Allen Pierleoni

Counter Culture: Anatolian Table Turkish Bistro

“Do you know anything about Turkish cuisine?” I asked lunch pal Bruce Parks as we stood in front of Anatolian Table Turkish Bistro on K Street.

“Not really,” he said. “Is it Mediterranean?”

“That’s my guess, too, but let’s find out,” I said.

Parks and his wife, Judy, once ran Tarts & Truffles cafe-bakery, and he knows a bit about food and cooking. Yet we weren’t quite sure what a Turkish menu would offer and guessed that most other diners are uncertain, too. Could that be a reason why the restaurant held only a half-dozen customers at lunchtime along bustling K Street one day last week? Perhaps unfamiliarity leads to timidity.

For enlightenment, we consulted the bistro’s website, “Turkish cuisine is largely the heritage of Ottoman cuisine ... a fusion and refinement of Central Asian, Caucasian, Middle Eastern, Mediterranean and Balkan cuisines.”

Geographically speaking, Anatolia (a.k.a. Asia Minor or Asian Turkey) is the peninsula-shaped Asian section of the Republic of Turkey, and is splashed by the Aegean, Black and Mediterranean seas, and the Sea of Marmara.

We walked inside and were immediately impressed by the immaculate, well-decorated dining room and open kitchen, gleaming with stainless steel. The menu showed mostly familiar ingredients and dishes listed under unfamiliar names, involving phyllo dough, pistachio nuts, feta cheese, Kalamata olives, garlic, olive oil, yogurt, eggplant, hummus, fresh vegetables, meat and chicken kebabs, and well-dressed salads chunky with vibrant produce ($6 to $20).

We were joined by two other diners, and sampled widely from the 60-some-item menu. Fresh squid was cut into rings and fried in a light, crispy batter with a side of yogurt-garlic sauce for dipping. “Coban salataasi” (shepherd salad) is a dice of tomato, cucumber, red onion, and green and red bell peppers in a wonderful olive oil-based dressing, topped with whole Kalamata olives and a blizzard of feta cheese. Silken hummus was rich with extra-virgin olive oil and dusted with paprika; we scooped it up with chewy triangles of warm bread.

“So far, so great,” said Bruce. “Every dish is right at the top.”

Lunch got even better with the arrival of “sebze hunkar” (sultan’s delight), a medley of cooked-to-tender carrots, zucchini, onions and mushrooms in succulent smoked-eggplant sauce seasoned with Turkish spices.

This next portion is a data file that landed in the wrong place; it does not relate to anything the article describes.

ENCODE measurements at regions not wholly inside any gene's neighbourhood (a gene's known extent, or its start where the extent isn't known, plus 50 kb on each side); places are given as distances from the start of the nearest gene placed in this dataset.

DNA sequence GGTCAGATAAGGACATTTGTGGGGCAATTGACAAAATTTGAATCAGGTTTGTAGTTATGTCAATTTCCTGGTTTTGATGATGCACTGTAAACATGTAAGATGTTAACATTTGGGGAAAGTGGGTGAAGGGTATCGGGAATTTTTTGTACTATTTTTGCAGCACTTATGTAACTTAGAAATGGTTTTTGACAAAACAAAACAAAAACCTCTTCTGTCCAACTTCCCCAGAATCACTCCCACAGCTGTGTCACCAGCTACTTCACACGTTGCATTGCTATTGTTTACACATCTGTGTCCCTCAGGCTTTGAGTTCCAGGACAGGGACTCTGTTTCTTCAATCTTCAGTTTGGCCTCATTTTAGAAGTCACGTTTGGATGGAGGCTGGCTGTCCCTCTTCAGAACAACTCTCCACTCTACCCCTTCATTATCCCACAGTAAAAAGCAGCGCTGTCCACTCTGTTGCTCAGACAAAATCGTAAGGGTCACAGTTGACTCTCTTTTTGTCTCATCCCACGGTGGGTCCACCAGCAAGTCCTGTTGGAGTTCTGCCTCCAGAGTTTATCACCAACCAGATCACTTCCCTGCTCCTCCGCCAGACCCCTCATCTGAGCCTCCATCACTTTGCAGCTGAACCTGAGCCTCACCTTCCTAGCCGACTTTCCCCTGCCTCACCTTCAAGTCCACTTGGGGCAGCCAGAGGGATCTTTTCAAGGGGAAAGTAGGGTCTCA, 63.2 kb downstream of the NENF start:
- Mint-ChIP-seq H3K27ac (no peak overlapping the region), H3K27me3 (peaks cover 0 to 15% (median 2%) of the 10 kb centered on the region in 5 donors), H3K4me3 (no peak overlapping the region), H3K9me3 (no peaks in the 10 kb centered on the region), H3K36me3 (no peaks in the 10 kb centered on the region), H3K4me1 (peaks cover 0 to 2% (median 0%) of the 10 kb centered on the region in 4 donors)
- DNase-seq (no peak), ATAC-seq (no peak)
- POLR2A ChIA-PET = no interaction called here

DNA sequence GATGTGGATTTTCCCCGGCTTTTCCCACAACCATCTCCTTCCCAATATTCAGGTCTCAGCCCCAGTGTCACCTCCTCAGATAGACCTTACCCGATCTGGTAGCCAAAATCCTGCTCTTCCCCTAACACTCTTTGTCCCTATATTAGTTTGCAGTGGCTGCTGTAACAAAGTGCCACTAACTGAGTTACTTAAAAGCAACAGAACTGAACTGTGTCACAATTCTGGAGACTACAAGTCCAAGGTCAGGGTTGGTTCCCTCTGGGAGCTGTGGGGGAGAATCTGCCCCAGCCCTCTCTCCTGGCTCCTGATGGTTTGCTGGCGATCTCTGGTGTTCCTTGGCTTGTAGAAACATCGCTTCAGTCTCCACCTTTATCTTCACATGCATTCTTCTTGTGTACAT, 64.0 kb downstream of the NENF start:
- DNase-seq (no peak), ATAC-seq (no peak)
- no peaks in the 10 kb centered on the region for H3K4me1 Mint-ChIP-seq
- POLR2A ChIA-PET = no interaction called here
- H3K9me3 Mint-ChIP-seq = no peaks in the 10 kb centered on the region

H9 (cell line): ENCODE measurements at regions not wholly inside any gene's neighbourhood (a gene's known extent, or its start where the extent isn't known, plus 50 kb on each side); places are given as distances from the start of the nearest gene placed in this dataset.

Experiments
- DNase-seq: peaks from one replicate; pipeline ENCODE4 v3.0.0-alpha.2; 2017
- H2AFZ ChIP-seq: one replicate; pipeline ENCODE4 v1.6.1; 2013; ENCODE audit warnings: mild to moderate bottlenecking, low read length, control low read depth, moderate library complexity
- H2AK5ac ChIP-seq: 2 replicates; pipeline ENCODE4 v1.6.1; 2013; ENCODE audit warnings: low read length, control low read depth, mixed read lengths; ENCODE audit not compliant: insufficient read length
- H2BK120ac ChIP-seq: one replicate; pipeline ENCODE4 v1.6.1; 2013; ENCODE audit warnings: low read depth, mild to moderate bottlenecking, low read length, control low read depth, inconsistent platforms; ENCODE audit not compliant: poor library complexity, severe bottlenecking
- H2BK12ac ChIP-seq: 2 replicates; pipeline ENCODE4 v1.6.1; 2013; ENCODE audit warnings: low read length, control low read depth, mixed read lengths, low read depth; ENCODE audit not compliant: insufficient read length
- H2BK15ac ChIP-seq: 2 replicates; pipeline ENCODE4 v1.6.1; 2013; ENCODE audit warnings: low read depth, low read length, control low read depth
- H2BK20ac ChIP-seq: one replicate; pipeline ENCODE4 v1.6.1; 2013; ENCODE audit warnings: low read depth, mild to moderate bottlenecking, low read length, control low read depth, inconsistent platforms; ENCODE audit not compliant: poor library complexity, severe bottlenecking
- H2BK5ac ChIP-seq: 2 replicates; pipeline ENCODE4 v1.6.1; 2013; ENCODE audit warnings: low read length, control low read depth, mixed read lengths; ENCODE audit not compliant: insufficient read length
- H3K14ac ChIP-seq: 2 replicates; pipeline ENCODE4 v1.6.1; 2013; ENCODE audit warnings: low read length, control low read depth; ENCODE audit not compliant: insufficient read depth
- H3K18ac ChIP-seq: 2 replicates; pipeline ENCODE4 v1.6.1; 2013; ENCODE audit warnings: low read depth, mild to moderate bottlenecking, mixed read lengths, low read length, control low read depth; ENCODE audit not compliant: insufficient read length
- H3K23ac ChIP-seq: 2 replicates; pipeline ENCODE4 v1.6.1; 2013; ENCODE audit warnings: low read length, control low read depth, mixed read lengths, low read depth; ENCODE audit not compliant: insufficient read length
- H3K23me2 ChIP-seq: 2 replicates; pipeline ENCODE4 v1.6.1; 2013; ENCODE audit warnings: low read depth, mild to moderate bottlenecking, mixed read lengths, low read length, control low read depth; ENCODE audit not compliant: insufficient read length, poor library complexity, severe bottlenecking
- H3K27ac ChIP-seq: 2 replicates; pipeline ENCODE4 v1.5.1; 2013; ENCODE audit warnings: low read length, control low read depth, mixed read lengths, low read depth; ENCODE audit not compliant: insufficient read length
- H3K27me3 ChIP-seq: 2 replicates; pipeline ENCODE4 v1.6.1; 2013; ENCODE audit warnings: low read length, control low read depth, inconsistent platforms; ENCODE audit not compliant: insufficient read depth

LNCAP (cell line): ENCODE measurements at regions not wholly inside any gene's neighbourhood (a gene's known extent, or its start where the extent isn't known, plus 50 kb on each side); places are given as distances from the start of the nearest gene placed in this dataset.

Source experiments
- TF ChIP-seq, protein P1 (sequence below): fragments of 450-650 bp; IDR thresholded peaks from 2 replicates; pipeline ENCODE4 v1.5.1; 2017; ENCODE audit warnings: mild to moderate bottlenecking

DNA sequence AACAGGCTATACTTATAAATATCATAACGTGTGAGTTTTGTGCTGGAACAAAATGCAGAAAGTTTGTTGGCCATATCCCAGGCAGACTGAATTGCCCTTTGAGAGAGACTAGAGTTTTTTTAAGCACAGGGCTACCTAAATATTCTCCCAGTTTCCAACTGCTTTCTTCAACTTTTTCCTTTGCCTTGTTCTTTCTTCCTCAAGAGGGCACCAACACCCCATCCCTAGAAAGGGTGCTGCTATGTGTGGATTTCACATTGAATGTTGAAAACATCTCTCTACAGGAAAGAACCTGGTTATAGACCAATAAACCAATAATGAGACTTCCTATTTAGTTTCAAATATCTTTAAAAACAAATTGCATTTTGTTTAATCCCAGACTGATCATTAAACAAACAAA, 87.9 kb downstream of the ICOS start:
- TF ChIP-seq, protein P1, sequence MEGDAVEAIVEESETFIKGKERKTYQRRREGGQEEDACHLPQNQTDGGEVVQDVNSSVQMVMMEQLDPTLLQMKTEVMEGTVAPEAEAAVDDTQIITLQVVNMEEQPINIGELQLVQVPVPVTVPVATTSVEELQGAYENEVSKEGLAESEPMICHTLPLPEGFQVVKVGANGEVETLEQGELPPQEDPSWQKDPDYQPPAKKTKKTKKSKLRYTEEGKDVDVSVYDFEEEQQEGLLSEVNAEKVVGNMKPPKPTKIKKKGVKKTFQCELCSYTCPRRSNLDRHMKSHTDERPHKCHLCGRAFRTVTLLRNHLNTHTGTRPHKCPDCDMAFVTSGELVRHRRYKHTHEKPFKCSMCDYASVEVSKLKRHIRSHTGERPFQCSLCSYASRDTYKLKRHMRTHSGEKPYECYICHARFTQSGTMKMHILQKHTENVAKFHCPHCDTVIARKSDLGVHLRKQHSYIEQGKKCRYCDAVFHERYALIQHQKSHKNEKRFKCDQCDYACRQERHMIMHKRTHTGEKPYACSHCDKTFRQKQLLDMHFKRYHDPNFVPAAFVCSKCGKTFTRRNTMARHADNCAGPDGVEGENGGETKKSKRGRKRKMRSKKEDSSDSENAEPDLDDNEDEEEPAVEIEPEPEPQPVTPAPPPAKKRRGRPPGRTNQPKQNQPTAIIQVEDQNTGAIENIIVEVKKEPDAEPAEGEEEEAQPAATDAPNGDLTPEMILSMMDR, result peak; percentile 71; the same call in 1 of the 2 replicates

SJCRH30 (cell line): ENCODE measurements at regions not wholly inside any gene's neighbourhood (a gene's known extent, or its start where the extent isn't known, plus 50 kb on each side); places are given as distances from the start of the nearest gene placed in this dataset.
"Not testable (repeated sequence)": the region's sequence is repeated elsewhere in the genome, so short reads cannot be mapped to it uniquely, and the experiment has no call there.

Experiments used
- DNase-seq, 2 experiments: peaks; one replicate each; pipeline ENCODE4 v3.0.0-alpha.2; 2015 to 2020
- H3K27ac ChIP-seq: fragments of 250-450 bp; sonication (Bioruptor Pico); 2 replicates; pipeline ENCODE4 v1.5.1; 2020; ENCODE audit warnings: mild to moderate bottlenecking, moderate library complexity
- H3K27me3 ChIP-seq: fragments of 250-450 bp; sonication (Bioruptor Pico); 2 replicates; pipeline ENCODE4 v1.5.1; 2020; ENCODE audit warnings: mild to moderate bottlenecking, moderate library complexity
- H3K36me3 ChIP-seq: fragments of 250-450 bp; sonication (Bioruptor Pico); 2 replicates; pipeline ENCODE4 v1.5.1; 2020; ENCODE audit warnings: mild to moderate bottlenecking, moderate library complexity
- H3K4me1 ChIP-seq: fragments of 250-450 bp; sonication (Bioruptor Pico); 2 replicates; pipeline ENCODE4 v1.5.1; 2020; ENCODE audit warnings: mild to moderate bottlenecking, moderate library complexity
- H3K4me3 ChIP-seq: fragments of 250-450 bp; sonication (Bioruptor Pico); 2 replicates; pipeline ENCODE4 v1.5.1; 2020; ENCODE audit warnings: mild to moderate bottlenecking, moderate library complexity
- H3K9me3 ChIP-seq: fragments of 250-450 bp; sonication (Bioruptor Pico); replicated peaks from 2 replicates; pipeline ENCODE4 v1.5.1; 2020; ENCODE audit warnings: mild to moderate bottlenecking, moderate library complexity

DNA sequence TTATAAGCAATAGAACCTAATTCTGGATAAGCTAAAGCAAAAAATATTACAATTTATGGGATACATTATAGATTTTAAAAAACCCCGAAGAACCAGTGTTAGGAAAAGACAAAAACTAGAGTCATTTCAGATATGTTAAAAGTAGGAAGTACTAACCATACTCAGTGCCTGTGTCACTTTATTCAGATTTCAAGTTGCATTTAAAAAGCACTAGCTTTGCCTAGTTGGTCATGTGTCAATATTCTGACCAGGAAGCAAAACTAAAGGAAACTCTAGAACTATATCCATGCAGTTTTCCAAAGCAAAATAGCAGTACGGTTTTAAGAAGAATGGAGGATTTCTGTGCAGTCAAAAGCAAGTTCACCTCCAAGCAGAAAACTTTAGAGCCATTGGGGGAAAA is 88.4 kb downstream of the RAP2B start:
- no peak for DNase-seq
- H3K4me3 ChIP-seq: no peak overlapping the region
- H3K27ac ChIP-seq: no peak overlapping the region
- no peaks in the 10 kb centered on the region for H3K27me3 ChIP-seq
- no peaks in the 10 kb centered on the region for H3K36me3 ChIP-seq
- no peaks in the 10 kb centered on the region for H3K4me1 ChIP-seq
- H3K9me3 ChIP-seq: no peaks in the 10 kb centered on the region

Tender lamb chunks “hunkar” seemed to melt into that same delicious sauce, and was voted the best dish on the table.

Our platter of “ozel,” a mixed grill of “kebaps” (kebabs), was heaped with flavor-filled white rice flecked with green peas and corn kernals, and crowded with chunks of chicken and lamb, well-spiced and char-grilled ground lamb, and slices of rather dry gyro-style beef-lamb.

“This all looks so good I don’t know where to begin,” said one lunch pal, not hesitating to heap her plate.

On the phone later, Ertugrul Hazar, co-owner with his wife, Tugce Hazar, wanted to make a point: “We do not change our authentic recipes in order to Americanize the food.” The Hazars are such purists that they source their spices from a market in Istanbul. The dishes are from family recipes, he said, and from recipes Tugce Hazar learned during her four years in a Turkish culinary school.

Before coming to California, the couple ran restaurants in London for 11 years. They opened Anatolian Table in Rocklin in 2007 and the Sacramento bistro in 2013.

We finished the meal with cups of strong Turkish coffee. If there’s a criticism, it’s that some of the dishes arrived lukewarm.

As we left, the helpful server said, “Please come back again.”

“Oh, you can count on that,” Bruce said.

Mizuki Sushi

Not everyone appreciates sushi, but as a reminder let’s say that most sushi restaurants offer many dishes that aren’t not dependent on raw fish.

With that in mind, we stopped by the modernistic, custom-designed Mizuki Sushi the other day. The family-owned restaurant opened in January and is run by Ella Ly and her brother, head sushi chef Gan Sanbuudorj.

We targeted spicy edamame (green soybeans in pods), which are first boiled and then stir-fried in chili oil, fresh garlic and assorted peppers (addictive; $4.50); delectable pan-fried pork-vegetable gyoza ($5.50); light and crispy shrimp tempura (one of these days we’ll order three dozen of ’em; $7); and slices of grilled chicken served with marvelous house-made teriyaki sauce based on a time-consuming vegetable reduction ($11).

“The sauce isn’t intense in sweetness, but it is intense in flavor,” said a lunch pal.

May we have more, please?

Mizuki Sushi, 5500 Sunrise Blvd., Citrus Heights; (916) 536-9411; 11:30 a.m. to midnight daily.